Words are difficult to find.
It is very difficult to know exactly what to say to someone who has cancer or a serious life threatening illness or disease that requires prolonged surgery or treatment. No matter how close you are – spouse, child, friend, work colleague – it still feels awkward. Most people feel that they always need to be saying something about the illness in an effort to encourage the person with the illness. But depending on what is said and how it is said, often it only makes matters worse. I have learned a few things from my experience that I would like to share with you. Things that helped me and things I keep in mind now when helping others who are going through their own challenges.
My initial reaction was to keep my diagnosis to myself. Why? Because it was difficult enough to wrap my head around what was happening to me without having to constantly and repeatedly explain it to anyone who asked. It seems like you answer the same question several times a day when all you want to do is think of something else – something totally unrelated. People would actually say to me “How did that happen?” “How did you find out?” In my case with lung cancer, I also immediately heard “How long did you smoke?” It was as if the reason for the cancer was my fault or related to something that I did to myself. I never smoked so it was a little hurtful that people automatically assumed that was the cause. A small part of me felt that they were looking for a reason to assure themselves that it would never happen to them because they could confirm that they did not engage in similar activities. I was never sick. Never had surgery other than having tonsils removed as a child.
How could this happen to me?
Cancer happens and it happens when you least expect it in ways that you least expect and to people you would least expect. Having to explain it or try to assure others that they will be safe should not be the job of someone who has cancer. When something awful happens to someone else, it is natural for you to internalize it and look at yourself and ask “How can I keep it from happening to me?” Suppose there is a horrible traffic accident. You would read about it or see it and perhaps say to yourself that would never happen to me. I never drive that fast, drink and drive, text and drive, whatever the reason. You breathe easier because you would never put yourself in that position. With cancer, when you ask someone the reason they got it – it can sound like is asking someone what did you do to put yourself in that position. The same when someone asks (and realize it may be the fortieth time someone with cancer has heard the question) how was it found – that’s the last thing you want to explain – again. Once a person has the diagnosis, the reason for the cancer does not matter. What matters is moving forward to get well. So the question to ask is what can I do to help support you as you move thorough this journey? The key is to let the person know that you will be there for anything, any time, whatever – to talk, to not talk, to hold a hand, to run errands, to do whatever is needed. Let them know that you are there to listen most of all.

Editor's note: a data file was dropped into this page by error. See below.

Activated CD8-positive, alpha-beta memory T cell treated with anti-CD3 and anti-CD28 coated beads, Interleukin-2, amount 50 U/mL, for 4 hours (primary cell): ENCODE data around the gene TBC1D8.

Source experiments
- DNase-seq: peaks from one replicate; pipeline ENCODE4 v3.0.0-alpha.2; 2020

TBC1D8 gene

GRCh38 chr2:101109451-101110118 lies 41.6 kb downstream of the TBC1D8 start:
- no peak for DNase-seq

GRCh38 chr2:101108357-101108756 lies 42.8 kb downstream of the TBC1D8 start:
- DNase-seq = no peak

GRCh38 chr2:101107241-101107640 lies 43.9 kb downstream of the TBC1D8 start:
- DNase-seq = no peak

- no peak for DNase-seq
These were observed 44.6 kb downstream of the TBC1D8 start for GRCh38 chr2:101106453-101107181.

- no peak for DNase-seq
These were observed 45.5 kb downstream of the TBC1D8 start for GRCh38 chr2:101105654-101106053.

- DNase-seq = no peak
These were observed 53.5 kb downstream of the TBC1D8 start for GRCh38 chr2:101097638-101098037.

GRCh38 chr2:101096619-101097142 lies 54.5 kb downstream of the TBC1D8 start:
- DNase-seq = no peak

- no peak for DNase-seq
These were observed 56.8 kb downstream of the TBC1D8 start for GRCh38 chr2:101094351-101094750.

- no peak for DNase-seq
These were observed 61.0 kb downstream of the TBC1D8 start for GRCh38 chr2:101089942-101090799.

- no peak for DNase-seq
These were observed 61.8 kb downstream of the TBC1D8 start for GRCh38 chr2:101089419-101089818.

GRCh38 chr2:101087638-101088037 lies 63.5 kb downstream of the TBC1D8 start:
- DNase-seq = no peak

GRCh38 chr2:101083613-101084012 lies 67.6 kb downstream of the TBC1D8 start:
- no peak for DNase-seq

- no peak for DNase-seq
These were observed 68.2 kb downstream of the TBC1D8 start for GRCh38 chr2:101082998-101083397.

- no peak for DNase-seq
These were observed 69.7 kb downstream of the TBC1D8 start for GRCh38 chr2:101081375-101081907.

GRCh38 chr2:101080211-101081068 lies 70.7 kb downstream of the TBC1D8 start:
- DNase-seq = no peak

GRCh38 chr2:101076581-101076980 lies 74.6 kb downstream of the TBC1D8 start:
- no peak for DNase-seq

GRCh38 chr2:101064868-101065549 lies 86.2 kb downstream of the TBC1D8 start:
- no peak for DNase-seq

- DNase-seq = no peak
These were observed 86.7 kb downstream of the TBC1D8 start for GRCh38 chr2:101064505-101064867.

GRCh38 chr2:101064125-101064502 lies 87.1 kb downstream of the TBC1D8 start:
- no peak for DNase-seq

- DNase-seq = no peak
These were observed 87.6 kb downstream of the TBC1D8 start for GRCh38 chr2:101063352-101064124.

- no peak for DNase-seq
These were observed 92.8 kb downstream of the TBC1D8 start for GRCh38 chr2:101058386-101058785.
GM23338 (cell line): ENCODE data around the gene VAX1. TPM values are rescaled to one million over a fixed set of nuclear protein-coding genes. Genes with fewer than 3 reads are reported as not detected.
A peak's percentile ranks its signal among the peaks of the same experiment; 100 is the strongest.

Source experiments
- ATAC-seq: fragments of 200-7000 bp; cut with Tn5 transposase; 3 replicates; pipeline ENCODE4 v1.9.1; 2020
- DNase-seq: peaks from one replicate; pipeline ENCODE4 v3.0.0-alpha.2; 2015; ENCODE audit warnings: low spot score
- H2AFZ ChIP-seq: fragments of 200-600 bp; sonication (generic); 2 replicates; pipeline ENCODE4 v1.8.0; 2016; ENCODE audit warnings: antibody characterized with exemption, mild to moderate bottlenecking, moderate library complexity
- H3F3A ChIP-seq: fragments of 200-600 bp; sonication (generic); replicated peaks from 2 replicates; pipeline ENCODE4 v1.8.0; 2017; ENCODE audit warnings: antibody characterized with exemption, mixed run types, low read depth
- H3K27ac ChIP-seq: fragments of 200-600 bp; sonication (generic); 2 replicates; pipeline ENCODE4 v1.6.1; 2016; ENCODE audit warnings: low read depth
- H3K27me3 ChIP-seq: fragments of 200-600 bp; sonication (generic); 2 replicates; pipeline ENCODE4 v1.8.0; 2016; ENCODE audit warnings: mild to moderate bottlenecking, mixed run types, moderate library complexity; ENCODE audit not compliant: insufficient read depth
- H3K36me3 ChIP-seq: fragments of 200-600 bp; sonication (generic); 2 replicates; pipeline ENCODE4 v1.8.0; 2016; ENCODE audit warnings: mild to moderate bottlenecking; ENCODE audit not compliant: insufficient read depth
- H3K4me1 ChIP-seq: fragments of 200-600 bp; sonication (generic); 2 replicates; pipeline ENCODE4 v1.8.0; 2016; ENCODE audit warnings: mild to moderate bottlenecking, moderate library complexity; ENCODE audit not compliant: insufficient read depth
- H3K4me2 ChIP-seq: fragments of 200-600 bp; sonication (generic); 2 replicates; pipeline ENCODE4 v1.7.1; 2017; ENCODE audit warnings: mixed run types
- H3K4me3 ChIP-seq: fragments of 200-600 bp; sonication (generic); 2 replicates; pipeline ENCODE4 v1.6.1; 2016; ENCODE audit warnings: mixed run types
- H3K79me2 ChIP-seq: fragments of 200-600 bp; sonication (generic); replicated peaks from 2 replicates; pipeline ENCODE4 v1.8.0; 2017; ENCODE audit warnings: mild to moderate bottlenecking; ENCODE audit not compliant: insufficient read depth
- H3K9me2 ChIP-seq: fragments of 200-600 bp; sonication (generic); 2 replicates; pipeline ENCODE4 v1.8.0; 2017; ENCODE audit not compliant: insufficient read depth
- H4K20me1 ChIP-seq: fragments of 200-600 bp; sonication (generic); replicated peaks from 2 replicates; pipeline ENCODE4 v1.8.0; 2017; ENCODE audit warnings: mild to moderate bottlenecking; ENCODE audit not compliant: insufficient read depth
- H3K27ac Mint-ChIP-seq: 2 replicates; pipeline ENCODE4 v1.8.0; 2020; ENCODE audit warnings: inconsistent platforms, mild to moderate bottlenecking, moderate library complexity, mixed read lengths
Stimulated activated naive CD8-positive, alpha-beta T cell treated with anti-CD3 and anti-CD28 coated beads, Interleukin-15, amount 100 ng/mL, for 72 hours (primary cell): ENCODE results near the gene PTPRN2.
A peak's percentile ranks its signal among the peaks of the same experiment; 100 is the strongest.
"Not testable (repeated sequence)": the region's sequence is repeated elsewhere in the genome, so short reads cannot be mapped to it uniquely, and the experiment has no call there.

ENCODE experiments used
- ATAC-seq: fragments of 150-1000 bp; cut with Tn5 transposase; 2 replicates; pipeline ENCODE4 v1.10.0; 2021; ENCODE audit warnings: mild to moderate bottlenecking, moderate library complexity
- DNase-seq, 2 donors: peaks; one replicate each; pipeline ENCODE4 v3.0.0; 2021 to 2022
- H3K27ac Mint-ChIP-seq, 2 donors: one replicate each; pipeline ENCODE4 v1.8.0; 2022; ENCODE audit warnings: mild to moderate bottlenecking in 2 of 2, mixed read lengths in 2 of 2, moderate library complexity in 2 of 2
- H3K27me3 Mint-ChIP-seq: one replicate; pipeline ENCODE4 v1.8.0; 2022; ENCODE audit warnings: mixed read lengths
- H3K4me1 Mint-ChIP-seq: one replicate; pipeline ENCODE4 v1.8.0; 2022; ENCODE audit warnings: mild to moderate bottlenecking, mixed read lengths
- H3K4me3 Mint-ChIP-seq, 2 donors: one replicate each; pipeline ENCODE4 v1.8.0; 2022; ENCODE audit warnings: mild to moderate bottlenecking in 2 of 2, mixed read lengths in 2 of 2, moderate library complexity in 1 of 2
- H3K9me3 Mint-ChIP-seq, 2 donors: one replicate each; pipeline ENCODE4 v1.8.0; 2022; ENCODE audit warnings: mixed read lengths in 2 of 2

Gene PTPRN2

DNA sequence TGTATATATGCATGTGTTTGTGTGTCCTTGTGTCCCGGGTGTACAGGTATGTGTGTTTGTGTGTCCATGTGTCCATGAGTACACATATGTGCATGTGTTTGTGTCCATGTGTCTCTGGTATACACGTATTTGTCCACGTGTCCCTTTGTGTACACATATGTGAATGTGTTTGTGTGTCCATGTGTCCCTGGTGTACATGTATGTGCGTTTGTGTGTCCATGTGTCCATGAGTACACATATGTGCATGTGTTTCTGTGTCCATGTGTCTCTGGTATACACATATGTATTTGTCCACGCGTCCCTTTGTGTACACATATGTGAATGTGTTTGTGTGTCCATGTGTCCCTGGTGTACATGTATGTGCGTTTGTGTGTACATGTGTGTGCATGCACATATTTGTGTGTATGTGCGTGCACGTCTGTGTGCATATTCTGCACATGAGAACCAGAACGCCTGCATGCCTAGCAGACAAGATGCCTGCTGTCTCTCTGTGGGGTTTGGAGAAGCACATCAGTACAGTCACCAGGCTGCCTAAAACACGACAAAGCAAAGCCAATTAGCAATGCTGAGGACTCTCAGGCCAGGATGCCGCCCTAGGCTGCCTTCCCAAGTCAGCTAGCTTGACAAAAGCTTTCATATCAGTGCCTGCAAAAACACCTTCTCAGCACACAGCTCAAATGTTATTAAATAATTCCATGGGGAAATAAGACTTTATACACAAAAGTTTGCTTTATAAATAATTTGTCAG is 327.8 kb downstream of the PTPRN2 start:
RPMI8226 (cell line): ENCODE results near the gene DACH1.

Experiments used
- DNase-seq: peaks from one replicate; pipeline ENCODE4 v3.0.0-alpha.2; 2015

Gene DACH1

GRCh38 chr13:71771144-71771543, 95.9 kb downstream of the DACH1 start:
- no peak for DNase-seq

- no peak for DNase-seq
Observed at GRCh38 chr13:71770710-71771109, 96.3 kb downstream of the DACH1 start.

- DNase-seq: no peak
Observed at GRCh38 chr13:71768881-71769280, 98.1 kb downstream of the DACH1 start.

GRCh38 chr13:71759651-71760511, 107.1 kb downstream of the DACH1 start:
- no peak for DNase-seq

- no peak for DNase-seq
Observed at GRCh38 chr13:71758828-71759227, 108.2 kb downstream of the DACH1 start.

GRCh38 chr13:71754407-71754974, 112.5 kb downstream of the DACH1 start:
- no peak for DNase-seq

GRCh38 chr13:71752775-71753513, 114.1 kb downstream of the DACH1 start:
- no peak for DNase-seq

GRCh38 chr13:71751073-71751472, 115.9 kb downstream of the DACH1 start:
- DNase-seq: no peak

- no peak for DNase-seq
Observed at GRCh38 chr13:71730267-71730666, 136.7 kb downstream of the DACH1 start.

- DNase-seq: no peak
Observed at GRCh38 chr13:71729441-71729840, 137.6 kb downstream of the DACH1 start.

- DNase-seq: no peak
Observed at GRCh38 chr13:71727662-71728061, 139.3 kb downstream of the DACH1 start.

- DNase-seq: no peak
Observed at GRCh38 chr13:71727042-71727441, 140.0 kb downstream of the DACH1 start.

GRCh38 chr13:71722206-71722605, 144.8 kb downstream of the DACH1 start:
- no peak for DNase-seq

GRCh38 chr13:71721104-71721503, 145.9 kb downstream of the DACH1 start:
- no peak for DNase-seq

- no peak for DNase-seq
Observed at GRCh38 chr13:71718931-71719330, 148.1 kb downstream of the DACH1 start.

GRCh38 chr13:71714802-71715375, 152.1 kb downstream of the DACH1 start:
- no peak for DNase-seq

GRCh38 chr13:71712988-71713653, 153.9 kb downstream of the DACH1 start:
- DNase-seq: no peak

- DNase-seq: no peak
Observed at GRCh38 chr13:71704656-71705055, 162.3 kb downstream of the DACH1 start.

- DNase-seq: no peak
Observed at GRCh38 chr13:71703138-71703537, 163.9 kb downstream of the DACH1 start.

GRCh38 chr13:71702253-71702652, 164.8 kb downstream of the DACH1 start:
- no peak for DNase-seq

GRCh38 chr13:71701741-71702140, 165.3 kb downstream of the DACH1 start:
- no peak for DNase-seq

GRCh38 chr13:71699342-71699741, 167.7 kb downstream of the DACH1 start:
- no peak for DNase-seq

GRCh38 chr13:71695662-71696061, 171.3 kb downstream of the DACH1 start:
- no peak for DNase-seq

It was important for someone with cancer or any serious illness to continue the relationships they had before their diagnosis. It is even more important that those relationships be supportive and nurturing and not become heavy and sad. I kept wanting to say “I’m not dead yet!” After the initial shock of the diagnosis, my biggest fear, next to possibly not surviving the cancer itself, was that people would see me differently and treat me differently. I did not want to be pitied or made a victim. I have always been a strong, driven and focused person – classic type A personality. But now I felt others would no longer let me be the person that I was – that they would no longer see me as that person. When I told those closest to me about my diagnosis, the first thing I asked them was that they not treat me any differently, that they let me bring up the cancer otherwise the discussion was off the table. I wanted my conversations to start the way they always did with my friends – whether it was “Hi! What’s up?” or “Hello, what do you feel like doing today?” or “Hey, feel like going to lunch today?” Call me with good news. Tell me about your vacation, let’s catch up on Downton Abbey or The Good Wife. Let’s watch a movie. Call me and ask my advice on things. Call and say “I am running to the store – can I pick up something for you” or “Can I stop by before I head home?”
While no one wants to be pitied or sit around crying, there are days when it is good to just purge those feelings so a day where you spend a little time crying it out is a good thing for letting out the frustration but then snap out of it if you can. If you cannot, you may need to talk to someone who can help. We should be able to do that and not feel as if we are letting everyone down. Celebrate a person’s recovery or success and let them move on putting it behind them if they choose. Now almost five years later, I still get calls from people in whose voices I can hear the immediate sympathy as they inquire right off the bat “Are you still cancer free?” or “How’s the cancer?” We all have our own ways of coping with difficult situations. A lot of us take up the mantle and become vocal in supporting the various organizations that do fundraising for cancer or supporting others actively and sharing our own experiences. Those who know us best, should honor the path that we chose to take in making the journey through the difficult period and let us show them the way to make the journey with us. That way, we all survive and enjoy the road ahead.